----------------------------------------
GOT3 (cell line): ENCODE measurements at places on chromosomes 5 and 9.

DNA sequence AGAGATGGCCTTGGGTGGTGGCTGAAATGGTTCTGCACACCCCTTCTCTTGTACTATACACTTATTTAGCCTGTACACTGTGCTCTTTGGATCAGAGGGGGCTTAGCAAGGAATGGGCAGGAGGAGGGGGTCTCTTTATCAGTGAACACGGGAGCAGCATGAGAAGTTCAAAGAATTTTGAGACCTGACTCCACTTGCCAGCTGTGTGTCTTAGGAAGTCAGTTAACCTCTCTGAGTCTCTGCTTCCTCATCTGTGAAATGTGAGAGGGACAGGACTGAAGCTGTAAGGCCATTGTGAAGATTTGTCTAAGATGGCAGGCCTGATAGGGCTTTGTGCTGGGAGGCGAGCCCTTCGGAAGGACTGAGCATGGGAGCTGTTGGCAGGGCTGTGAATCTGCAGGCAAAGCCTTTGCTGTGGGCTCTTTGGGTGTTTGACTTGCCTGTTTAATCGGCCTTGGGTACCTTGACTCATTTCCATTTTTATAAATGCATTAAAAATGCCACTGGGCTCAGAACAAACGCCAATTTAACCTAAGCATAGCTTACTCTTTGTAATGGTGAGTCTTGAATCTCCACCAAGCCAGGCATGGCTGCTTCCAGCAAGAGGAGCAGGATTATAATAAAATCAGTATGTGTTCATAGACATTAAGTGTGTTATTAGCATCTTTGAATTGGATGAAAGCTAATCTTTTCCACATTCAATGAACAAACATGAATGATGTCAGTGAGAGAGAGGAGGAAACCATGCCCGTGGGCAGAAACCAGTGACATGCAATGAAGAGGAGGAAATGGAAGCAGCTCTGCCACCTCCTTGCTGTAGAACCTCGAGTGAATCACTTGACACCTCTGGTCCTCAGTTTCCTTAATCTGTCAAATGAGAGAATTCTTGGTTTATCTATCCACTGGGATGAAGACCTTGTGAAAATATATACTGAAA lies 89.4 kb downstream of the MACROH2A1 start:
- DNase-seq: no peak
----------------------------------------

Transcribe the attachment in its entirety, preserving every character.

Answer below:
GOT3 (cell line): ENCODE measurements at places on chromosomes 5 and 9.

DNA sequence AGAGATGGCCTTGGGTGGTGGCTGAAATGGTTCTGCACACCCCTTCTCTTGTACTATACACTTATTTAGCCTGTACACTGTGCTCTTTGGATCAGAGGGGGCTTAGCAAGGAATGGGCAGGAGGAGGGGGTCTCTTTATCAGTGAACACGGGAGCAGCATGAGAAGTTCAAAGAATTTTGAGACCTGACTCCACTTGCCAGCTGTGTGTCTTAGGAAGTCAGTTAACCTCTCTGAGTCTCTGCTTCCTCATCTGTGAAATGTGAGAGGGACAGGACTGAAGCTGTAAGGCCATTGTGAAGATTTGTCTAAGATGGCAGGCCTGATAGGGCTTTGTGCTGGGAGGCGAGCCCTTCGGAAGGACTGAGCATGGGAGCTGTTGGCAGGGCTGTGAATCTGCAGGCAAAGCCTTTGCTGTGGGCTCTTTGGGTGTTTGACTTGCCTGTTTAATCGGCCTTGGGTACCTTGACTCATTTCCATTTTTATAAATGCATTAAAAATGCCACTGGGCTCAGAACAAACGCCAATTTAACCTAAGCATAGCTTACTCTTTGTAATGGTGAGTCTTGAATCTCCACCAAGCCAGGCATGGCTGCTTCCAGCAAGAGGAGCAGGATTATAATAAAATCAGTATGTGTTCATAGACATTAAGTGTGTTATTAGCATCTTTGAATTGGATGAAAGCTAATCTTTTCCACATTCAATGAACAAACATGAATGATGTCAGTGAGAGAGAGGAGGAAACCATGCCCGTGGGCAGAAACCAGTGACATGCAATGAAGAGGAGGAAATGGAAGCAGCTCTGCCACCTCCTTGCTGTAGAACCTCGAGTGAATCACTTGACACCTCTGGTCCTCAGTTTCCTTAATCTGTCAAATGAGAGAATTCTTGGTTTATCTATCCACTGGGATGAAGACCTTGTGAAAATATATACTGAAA lies 89.4 kb downstream of the MACROH2A1 start:
- DNase-seq: no peak